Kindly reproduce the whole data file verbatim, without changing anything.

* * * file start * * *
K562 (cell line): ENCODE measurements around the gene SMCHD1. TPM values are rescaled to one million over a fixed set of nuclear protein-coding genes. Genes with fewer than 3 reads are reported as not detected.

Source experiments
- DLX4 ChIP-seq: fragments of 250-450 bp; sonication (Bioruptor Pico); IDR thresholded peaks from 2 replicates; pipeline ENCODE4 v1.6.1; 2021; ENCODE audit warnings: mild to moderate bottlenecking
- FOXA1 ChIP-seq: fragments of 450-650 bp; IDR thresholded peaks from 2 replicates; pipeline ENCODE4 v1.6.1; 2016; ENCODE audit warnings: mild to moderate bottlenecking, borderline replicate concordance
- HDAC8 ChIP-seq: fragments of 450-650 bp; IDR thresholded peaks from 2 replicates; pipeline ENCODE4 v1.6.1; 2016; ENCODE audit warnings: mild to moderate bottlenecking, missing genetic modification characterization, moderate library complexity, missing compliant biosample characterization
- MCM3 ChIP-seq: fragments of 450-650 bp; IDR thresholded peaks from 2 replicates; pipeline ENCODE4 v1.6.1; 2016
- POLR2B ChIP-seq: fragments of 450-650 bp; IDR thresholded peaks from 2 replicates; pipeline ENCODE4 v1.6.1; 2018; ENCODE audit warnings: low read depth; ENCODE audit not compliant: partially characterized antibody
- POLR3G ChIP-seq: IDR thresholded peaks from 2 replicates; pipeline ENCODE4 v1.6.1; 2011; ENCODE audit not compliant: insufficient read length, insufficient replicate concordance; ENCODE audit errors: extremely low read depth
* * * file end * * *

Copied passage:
K562 (cell line): ENCODE measurements around the gene SMCHD1. TPM values are rescaled to one million over a fixed set of nuclear protein-coding genes. Genes with fewer than 3 reads are reported as not detected.

Source experiments
- DLX4 ChIP-seq: fragments of 250-450 bp; sonication (Bioruptor Pico); IDR thresholded peaks from 2 replicates; pipeline ENCODE4 v1.6.1; 2021; ENCODE audit warnings: mild to moderate bottlenecking
- FOXA1 ChIP-seq: fragments of 450-650 bp; IDR thresholded peaks from 2 replicates; pipeline ENCODE4 v1.6.1; 2016; ENCODE audit warnings: mild to moderate bottlenecking, borderline replicate concordance
- HDAC8 ChIP-seq: fragments of 450-650 bp; IDR thresholded peaks from 2 replicates; pipeline ENCODE4 v1.6.1; 2016; ENCODE audit warnings: mild to moderate bottlenecking, missing genetic modification characterization, moderate library complexity, missing compliant biosample characterization
- MCM3 ChIP-seq: fragments of 450-650 bp; IDR thresholded peaks from 2 replicates; pipeline ENCODE4 v1.6.1; 2016
- POLR2B ChIP-seq: fragments of 450-650 bp; IDR thresholded peaks from 2 replicates; pipeline ENCODE4 v1.6.1; 2018; ENCODE audit warnings: low read depth; ENCODE audit not compliant: partially characterized antibody
- POLR3G ChIP-seq: IDR thresholded peaks from 2 replicates; pipeline ENCODE4 v1.6.1; 2011; ENCODE audit not compliant: insufficient read length, insufficient replicate concordance; ENCODE audit errors: extremely low read depth